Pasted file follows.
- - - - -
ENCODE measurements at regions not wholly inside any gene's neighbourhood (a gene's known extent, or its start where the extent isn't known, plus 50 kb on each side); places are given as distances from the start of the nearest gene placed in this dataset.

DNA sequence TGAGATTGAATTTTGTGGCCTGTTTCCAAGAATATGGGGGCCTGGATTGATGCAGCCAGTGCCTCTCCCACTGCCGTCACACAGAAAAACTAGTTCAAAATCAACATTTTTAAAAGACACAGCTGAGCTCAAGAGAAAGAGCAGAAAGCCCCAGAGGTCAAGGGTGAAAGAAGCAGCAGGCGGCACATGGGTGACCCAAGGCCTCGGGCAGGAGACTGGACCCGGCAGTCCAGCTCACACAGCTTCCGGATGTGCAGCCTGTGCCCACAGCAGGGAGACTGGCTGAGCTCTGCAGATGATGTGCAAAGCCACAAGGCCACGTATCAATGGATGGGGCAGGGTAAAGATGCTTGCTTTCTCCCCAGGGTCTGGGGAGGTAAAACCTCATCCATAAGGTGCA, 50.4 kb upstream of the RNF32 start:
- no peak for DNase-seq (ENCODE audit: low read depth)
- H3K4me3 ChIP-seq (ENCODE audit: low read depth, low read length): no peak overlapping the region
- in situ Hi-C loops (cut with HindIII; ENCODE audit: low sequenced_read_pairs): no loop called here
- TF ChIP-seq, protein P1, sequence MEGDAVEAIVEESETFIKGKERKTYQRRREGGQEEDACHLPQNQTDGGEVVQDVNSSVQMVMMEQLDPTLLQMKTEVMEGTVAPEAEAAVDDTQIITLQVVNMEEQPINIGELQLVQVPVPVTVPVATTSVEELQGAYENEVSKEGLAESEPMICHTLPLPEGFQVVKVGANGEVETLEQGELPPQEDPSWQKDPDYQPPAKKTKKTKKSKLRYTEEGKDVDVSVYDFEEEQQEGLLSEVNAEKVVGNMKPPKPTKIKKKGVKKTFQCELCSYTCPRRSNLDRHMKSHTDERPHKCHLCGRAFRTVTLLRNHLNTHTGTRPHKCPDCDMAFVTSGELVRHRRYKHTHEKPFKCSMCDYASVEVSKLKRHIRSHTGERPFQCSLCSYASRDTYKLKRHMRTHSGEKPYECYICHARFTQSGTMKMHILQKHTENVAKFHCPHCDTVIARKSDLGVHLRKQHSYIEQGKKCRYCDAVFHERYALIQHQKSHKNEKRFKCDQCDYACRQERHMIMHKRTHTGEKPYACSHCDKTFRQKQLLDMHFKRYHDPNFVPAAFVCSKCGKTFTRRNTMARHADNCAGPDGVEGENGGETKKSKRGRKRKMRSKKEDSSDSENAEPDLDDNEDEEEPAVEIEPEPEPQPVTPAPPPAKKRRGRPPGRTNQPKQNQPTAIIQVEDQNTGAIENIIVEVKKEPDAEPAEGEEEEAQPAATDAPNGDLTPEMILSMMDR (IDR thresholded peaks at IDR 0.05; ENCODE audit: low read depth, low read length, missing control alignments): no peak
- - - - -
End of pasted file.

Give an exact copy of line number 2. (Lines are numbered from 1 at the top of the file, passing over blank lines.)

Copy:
DNA sequence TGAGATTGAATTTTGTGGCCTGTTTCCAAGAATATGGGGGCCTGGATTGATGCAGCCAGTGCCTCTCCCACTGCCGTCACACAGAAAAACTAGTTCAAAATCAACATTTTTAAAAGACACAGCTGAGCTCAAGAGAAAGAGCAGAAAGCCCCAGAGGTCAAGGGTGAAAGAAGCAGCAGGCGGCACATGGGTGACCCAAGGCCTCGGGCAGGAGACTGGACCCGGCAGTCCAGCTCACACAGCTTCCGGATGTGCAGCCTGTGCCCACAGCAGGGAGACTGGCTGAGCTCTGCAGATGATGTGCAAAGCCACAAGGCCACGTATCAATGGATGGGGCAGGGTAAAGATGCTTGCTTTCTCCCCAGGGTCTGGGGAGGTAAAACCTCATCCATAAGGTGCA, 50.4 kb upstream of the RNF32 start: